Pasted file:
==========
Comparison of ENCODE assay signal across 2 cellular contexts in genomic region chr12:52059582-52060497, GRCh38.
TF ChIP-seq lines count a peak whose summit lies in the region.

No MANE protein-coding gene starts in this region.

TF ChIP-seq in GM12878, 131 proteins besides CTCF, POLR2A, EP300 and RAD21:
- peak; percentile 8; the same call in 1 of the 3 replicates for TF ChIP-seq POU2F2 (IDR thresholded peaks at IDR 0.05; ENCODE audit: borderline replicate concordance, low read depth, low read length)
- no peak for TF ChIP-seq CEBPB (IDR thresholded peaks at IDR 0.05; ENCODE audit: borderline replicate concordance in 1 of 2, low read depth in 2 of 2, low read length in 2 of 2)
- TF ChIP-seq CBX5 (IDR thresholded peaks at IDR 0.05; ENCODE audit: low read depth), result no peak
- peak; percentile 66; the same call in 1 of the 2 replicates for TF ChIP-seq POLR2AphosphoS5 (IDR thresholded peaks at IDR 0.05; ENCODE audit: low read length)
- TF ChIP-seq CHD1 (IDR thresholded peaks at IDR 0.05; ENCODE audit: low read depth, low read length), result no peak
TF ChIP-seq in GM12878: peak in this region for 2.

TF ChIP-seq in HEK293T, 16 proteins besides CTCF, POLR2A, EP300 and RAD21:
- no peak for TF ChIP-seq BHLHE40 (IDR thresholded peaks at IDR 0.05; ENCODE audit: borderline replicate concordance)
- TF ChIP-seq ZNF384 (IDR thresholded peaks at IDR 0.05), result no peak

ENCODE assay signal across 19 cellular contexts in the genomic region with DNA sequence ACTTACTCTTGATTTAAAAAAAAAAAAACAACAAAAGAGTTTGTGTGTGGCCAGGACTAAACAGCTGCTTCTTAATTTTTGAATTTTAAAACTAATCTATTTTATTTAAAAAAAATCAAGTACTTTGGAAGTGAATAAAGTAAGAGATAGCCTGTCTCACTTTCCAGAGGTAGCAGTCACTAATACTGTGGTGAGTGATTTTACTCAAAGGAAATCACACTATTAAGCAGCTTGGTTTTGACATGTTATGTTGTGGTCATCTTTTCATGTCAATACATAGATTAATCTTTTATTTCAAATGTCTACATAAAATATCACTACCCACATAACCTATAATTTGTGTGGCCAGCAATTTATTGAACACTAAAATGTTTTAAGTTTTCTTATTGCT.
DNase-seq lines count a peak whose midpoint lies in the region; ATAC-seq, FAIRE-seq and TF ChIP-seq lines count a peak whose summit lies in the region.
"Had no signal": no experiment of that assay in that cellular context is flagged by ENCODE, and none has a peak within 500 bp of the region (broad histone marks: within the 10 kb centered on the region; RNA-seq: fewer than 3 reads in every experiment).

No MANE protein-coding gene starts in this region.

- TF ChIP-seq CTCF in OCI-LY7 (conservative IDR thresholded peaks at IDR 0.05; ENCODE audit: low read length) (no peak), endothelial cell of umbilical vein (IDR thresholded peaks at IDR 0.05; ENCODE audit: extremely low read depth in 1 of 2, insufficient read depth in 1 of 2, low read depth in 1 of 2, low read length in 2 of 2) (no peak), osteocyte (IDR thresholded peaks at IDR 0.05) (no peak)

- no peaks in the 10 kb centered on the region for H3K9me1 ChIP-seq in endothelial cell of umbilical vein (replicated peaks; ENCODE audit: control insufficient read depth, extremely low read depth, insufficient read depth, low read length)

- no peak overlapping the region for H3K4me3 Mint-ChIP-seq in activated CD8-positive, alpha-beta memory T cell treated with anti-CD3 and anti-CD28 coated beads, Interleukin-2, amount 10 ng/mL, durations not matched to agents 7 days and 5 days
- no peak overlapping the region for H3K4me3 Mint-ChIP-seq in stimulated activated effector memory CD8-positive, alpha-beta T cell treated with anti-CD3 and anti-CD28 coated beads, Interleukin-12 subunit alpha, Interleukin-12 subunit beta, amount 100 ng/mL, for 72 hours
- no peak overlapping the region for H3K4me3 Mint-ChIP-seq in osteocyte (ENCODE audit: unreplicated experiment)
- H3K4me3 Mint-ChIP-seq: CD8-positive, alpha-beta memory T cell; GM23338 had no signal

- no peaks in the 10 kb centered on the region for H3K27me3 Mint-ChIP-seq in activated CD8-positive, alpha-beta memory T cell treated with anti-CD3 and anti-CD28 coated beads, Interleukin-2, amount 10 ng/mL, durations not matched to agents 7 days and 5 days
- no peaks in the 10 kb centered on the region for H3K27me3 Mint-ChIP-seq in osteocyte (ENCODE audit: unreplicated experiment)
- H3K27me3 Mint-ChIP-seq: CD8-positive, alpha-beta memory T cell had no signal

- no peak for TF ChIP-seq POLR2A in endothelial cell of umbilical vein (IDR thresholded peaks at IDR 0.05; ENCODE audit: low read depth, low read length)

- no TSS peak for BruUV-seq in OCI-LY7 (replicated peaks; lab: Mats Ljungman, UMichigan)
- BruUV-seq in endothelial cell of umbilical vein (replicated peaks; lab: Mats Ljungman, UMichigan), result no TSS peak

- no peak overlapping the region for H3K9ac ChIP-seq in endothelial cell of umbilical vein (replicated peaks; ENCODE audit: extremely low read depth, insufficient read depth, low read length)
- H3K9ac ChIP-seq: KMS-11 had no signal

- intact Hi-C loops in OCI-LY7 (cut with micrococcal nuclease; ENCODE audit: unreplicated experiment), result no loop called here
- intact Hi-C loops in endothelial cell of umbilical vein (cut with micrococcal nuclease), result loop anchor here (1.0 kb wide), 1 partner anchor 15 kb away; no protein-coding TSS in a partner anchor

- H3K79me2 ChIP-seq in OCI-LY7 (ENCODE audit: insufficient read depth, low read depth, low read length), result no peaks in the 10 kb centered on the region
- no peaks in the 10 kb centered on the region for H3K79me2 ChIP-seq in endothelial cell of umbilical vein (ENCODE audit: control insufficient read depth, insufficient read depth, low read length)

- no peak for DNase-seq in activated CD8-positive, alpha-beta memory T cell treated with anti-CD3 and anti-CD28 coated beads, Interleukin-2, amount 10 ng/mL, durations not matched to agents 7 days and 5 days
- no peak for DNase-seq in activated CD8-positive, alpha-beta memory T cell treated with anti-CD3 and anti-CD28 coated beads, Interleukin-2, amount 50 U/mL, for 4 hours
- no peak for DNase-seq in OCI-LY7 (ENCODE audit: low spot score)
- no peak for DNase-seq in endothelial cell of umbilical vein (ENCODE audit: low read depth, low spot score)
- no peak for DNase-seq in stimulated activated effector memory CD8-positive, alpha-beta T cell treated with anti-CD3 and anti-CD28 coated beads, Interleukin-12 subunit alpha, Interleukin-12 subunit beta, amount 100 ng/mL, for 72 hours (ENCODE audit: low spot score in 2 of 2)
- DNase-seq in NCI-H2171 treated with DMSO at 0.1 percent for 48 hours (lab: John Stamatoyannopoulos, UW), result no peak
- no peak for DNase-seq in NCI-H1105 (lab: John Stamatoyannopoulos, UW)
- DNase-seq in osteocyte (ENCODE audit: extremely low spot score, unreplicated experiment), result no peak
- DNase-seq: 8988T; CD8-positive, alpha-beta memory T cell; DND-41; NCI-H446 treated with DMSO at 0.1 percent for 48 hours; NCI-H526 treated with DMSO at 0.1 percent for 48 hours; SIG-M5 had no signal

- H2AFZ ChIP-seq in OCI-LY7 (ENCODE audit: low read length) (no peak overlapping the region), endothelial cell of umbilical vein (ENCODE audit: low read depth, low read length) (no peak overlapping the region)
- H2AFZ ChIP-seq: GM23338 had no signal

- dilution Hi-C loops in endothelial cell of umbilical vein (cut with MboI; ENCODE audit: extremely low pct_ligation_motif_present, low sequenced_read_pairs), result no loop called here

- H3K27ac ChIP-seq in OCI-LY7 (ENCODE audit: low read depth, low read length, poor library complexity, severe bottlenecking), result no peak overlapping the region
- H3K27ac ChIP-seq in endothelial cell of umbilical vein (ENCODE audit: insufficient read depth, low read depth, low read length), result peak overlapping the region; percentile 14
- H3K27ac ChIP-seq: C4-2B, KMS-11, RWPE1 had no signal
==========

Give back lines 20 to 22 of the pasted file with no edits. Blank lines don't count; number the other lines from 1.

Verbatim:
- no peak overlapping the region for H3K4me3 Mint-ChIP-seq in activated CD8-positive, alpha-beta memory T cell treated with anti-CD3 and anti-CD28 coated beads, Interleukin-2, amount 10 ng/mL, durations not matched to agents 7 days and 5 days
- no peak overlapping the region for H3K4me3 Mint-ChIP-seq in stimulated activated effector memory CD8-positive, alpha-beta T cell treated with anti-CD3 and anti-CD28 coated beads, Interleukin-12 subunit alpha, Interleukin-12 subunit beta, amount 100 ng/mL, for 72 hours
- no peak overlapping the region for H3K4me3 Mint-ChIP-seq in osteocyte (ENCODE audit: unreplicated experiment)